Thinking the mixture needed a hint of sweetness, I added a dribble of maple syrup, and then thinking it needed a pop of bright acidity, I folded in a squeeze of lime juice.  And I made sure to add exactly the right amount of olive oil to yield a pesto that would drizzle and not just dab.

I am completely excited to share with you the results that will be on my fall table from now on.

1 Turks Turban squash about 8 inches in diameter, top knot removed and discarded

2 scant tablespoons olive oil, divided in half

1 teaspoon walnut oil (or more olive oil)

1 teaspoon balsamic vinegar

Sea salt to taste

Pepita and Sage Pesto (recipe follows)

Optional garnish: a few roasted and salted Pepitas and sprigs of fresh sage

Preheat the oven to 450 degrees.  Oil a metal roasting pan with 1 tablespoon of the olive oil.  Pierce the squash all over with a sharp knife, place it in the pan, and roast it, uncovered, for 30 minutes.  Remove the pan from the oven and allow the squash to sit until cool enough to handle.  Then remove and discard the seeds and pulp and cut the squash into chunks, approximately 2 x 2-inches in diameter or just slightly larger.  Remove the skin with a paring knife and discard.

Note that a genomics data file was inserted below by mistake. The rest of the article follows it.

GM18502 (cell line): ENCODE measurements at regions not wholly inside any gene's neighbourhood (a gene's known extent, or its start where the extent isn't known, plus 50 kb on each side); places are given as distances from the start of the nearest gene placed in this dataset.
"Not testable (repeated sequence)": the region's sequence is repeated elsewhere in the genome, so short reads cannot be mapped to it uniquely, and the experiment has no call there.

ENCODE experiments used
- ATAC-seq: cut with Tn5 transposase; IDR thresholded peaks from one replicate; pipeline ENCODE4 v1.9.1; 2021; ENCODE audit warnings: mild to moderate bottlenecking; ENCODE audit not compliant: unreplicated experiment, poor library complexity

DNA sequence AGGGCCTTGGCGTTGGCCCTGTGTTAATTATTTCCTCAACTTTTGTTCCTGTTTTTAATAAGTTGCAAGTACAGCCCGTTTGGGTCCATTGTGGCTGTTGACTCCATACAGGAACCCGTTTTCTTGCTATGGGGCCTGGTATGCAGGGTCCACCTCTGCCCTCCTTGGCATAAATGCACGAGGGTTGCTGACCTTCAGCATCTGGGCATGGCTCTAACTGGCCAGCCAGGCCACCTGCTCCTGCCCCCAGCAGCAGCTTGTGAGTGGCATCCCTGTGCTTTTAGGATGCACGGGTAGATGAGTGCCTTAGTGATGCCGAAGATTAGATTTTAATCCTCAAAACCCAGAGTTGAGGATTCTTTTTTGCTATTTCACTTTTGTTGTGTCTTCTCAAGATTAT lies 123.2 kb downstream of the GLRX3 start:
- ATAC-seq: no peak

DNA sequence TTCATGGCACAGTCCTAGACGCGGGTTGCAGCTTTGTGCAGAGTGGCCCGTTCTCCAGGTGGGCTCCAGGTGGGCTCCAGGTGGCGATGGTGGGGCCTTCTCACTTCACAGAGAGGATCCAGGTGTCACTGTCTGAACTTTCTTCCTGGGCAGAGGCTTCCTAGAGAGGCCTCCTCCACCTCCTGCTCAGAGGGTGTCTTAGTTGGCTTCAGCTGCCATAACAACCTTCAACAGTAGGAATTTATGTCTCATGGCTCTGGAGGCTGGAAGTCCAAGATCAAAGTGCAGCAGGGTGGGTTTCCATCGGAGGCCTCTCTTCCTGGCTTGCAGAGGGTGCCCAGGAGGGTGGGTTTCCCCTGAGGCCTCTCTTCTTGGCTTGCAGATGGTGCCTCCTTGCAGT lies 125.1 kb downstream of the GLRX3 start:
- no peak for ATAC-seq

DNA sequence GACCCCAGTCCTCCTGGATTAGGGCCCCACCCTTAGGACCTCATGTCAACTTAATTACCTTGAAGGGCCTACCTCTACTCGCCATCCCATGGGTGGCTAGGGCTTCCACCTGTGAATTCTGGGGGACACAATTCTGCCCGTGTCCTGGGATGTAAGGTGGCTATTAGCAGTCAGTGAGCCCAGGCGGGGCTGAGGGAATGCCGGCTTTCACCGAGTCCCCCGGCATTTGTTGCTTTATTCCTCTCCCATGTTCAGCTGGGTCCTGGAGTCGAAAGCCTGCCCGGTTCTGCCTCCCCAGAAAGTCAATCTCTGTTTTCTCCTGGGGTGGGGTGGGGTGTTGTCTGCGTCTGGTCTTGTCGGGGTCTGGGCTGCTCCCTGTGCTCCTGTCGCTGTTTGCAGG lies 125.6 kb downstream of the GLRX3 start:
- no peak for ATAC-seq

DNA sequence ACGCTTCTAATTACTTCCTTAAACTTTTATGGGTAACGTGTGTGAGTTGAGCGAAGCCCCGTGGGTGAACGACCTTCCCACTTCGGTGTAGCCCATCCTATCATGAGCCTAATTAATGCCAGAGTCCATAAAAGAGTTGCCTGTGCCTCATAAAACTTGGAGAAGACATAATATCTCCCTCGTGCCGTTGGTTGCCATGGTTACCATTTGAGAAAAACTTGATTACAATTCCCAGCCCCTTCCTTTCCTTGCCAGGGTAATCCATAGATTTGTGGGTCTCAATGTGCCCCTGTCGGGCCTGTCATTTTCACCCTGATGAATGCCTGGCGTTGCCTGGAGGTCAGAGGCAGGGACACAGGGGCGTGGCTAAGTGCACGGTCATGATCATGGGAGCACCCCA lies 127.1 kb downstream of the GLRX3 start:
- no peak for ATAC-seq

Return the oven to 450 degrees if you turned it off, and place the squash chunks into the roasting pan.  Drizzle them with the remaining 1 tablespoon of the olive oil, sprinkle with salt, and toss to coat.  Roast for 10 minutes, turn each chunk, and roast for another 10 minutes or until a beautiful golden crust develops where the squash has been in contact with the pan and the flesh is tender, but not mushy.    When the squash is tender and golden, remove the pan from the oven, sprinkle the squash with walnut oil and balsamic vinegar, toss very gently, and then remove the squash to a serving platter. Drizzle the golden chunks with Pesto, garnish with Pepitas and/or fresh sage sprigs, and serve immediately, passing a small bowl of any remaining pesto.